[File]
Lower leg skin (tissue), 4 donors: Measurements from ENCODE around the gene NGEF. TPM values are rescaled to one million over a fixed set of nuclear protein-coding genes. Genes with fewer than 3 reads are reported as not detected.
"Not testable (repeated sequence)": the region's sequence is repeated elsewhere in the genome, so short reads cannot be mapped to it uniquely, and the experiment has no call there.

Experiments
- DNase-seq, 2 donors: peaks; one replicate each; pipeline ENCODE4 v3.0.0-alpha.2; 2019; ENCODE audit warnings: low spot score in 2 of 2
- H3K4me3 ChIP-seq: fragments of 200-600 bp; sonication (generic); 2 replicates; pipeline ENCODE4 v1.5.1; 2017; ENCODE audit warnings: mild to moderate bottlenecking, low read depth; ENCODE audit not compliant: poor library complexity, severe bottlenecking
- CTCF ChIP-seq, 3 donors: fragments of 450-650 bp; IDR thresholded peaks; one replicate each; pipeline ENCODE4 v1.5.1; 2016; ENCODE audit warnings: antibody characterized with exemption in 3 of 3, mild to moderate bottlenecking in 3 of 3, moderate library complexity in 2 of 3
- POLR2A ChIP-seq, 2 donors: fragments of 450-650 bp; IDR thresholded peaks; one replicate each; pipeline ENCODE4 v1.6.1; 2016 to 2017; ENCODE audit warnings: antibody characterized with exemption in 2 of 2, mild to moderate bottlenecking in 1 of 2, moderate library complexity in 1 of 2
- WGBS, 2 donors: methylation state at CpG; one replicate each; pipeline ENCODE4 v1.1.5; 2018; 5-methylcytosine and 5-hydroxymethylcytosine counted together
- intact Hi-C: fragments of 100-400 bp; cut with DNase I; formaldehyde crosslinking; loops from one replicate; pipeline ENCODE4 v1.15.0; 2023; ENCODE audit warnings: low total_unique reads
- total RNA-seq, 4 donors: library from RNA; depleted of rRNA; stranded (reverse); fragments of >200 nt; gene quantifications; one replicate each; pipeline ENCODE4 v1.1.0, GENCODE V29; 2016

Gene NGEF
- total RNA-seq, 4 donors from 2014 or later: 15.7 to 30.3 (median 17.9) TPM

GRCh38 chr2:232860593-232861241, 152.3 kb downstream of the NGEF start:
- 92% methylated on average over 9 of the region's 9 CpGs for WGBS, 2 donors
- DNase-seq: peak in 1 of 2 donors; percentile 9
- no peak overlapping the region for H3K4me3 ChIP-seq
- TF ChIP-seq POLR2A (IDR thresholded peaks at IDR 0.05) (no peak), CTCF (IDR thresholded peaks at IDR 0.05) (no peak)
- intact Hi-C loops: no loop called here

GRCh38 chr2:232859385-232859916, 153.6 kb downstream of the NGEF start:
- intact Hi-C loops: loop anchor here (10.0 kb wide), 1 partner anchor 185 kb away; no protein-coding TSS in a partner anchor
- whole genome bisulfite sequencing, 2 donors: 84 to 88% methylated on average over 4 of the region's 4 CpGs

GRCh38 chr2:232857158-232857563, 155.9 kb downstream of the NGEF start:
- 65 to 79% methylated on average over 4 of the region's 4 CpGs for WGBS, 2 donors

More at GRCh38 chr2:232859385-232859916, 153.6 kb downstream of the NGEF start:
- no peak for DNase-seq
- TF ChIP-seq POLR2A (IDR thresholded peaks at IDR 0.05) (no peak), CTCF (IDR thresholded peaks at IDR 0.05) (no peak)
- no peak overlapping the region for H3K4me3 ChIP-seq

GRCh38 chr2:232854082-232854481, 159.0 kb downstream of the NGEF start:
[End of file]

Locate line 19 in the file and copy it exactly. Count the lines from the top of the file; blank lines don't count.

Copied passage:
GRCh38 chr2:232859385-232859916, 153.6 kb downstream of the NGEF start: